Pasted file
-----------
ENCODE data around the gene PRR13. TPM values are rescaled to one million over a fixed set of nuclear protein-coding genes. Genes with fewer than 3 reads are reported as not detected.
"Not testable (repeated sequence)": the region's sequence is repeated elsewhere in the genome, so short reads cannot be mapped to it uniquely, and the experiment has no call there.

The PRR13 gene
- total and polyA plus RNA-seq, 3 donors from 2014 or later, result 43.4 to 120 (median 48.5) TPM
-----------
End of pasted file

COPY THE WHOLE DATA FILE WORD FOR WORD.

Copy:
ENCODE data around the gene PRR13. TPM values are rescaled to one million over a fixed set of nuclear protein-coding genes. Genes with fewer than 3 reads are reported as not detected.
"Not testable (repeated sequence)": the region's sequence is repeated elsewhere in the genome, so short reads cannot be mapped to it uniquely, and the experiment has no call there.

The PRR13 gene
- total and polyA plus RNA-seq, 3 donors from 2014 or later, result 43.4 to 120 (median 48.5) TPM